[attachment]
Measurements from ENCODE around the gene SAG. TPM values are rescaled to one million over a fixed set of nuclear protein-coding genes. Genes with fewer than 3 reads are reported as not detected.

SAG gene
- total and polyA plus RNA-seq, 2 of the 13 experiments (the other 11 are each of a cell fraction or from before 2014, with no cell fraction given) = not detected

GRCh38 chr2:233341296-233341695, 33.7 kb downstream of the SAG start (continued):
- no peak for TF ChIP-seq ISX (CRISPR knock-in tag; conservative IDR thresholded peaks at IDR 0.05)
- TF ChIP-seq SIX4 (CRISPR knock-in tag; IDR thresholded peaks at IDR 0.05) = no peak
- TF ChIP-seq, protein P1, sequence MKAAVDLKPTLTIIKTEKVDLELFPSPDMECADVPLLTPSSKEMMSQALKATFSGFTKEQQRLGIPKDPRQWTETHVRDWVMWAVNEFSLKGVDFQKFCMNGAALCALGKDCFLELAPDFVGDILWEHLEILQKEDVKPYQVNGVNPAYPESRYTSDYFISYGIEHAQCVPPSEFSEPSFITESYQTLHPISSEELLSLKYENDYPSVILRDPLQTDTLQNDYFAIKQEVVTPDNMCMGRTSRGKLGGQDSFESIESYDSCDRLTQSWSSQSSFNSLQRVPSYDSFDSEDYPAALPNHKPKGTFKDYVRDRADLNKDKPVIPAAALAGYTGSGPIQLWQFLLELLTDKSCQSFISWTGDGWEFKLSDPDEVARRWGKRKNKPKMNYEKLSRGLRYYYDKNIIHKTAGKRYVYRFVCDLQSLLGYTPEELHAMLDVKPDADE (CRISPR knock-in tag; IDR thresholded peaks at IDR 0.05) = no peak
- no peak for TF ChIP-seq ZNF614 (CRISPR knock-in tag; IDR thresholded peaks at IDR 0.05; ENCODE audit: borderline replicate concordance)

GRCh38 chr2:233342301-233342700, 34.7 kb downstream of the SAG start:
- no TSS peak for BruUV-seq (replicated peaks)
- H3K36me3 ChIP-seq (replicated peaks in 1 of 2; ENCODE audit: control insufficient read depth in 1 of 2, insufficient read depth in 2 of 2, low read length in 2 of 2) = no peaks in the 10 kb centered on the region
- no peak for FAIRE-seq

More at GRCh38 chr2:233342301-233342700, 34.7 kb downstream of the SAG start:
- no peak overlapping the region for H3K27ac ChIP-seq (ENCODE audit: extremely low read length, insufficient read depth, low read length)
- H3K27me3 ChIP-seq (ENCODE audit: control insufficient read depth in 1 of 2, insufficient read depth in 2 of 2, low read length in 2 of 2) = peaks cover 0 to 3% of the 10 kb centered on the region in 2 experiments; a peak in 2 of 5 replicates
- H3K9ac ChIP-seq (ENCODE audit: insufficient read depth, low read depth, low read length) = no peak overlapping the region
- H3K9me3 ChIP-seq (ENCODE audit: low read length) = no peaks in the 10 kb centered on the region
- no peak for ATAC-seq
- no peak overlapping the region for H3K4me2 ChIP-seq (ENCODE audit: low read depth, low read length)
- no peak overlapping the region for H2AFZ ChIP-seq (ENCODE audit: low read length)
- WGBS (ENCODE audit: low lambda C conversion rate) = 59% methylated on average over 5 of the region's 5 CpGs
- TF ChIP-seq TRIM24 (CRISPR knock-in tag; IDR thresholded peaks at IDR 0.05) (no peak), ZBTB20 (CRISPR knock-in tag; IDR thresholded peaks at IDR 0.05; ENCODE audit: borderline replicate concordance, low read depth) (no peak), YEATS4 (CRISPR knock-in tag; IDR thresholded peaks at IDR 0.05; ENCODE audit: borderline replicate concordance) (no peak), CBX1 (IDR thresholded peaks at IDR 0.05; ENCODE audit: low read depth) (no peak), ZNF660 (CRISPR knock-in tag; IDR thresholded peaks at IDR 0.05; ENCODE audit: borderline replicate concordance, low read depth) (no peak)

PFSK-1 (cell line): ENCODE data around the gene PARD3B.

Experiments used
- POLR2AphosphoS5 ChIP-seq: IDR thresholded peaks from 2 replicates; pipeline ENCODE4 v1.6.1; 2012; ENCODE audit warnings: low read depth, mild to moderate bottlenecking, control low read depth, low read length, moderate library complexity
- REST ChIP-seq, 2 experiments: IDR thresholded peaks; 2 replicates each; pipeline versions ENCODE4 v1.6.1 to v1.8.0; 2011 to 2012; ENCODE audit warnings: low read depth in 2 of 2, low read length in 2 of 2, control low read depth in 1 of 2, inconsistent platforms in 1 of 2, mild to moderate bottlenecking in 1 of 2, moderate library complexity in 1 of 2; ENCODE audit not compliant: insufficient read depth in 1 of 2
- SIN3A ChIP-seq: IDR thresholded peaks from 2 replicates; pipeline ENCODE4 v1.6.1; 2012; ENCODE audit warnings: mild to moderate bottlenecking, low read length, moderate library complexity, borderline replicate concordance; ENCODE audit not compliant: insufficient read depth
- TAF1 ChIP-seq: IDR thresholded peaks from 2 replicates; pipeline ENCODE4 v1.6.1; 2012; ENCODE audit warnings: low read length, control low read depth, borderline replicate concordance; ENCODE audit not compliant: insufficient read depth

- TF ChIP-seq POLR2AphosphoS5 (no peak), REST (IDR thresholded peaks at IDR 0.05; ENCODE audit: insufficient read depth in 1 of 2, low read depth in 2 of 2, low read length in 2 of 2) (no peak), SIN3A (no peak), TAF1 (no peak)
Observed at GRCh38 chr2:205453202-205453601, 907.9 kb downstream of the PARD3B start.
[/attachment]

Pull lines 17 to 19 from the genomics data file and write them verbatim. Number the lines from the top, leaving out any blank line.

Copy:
- H3K9me3 ChIP-seq (ENCODE audit: low read length) = no peaks in the 10 kb centered on the region
- no peak for ATAC-seq
- no peak overlapping the region for H3K4me2 ChIP-seq (ENCODE audit: low read depth, low read length)